The National Science Foundation opens the National Center for Supercomputer Applications (NCSA) at the University of Illinois. In 1992 – 1993, Marc Andreesen would invent his Mosaic web browser while a student there, which he later transformed into Netscape. I remember opening the Mosaic program on a Mac in my dorm’s computer lab in 1993. Not knowing what it was, and because the homepage was set to the University of Illinois, I clicked around a few hyperlinks but quickly got bored. Little did I know what I had stumbled upon until several months later.
This day is the first meeting of the Internet Engineering Task Force. According to the IETF’s web site, “The mission of the IETF is to make the Internet work better by producing high quality, relevant technical documents that influence the way people design, use, and manage the Internet.” I’m sure this sounds boring to you, but if it wasn’t for them you probably wouldn’t be reading this right now!
Ralph Baer, generally considered the father of the video game industry, applies for a patent on a TV game system he designed. This patent eventually leads to the Magnavox Odssey, the first home video game machine. Ralph Baer is also well-known for many other products such as the electronic game SIMON.
An internal Apple memo from Steve Jobs announced that he would be taking a six-month leave of absence, until the end of June 2009, to allow him to better focus on his health and to allow the company to better focus on its products without having the rampant media speculating about his health. It was later revealed that he required a liver transplant.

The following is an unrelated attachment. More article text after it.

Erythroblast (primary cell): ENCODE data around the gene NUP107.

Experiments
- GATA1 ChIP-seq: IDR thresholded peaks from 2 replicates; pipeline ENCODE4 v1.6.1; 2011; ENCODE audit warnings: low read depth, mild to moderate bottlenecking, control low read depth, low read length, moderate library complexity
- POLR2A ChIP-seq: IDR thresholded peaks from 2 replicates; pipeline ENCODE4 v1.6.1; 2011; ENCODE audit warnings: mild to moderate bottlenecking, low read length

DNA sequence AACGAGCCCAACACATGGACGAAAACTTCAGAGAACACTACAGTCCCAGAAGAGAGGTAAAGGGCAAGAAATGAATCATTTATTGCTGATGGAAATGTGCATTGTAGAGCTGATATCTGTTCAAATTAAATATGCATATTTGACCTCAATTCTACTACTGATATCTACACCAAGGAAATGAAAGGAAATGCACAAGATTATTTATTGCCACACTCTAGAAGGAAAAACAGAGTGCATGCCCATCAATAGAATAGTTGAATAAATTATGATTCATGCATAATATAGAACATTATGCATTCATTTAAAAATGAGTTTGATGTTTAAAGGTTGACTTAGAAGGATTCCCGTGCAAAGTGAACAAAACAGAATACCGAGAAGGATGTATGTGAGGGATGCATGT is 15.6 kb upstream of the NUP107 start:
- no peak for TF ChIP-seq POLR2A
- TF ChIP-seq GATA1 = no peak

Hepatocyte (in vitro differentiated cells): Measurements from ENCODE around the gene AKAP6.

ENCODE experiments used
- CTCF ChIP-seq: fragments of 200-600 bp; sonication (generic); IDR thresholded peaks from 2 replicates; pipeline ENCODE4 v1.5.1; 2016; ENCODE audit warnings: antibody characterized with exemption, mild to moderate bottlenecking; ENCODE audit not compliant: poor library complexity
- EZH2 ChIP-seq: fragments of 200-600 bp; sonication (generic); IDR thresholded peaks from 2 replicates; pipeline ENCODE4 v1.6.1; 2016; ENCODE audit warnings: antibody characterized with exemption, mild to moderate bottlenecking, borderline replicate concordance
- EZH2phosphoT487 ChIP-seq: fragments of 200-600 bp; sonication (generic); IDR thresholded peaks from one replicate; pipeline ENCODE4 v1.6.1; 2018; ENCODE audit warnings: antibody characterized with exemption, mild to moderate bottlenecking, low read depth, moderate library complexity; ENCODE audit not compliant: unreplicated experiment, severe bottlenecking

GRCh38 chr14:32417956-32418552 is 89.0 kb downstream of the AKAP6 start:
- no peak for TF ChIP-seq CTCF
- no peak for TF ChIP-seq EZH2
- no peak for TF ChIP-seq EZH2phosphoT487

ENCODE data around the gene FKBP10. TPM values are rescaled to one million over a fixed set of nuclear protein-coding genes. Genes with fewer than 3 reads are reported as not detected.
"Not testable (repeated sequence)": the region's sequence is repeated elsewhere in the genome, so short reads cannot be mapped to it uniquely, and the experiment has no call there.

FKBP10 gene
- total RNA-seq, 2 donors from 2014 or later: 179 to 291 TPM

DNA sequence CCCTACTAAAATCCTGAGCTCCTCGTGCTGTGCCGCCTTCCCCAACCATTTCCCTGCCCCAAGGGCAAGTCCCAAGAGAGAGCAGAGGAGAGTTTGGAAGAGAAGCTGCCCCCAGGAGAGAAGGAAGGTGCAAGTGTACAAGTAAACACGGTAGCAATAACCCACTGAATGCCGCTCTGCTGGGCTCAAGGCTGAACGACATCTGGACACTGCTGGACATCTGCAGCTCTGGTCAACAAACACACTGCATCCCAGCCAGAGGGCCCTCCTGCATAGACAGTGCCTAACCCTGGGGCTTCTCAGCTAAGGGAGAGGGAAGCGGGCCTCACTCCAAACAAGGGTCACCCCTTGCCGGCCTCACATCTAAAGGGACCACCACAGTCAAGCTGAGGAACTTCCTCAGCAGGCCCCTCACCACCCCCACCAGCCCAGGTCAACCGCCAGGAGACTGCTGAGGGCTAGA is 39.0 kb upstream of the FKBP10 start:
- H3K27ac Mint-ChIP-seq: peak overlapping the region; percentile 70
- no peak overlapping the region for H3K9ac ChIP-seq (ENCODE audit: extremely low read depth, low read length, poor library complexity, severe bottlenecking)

The first car to be built on an assembly line was completed today, a Model-T Ford.
Microsoft chairman Bill Gates steps aside as chief executive and promotes company president Steve Ballmer to the position. Gates would stay on as “chief software architect” until June of 2008 before finally giving up day-to-day responsibilities at Microsoft. Gates is still Microsoft’s chairman of the board.
The “Friday the 13th” virus strikes hundreds of IBM computers in Britain. This is one of the most famous early examples of a computer virus making headlines. Over twenty years later, while other companies have systems that are practically immune to virues, Microsoft still hasn’t been able to develop a solution to prevent viruses from infecting their systems.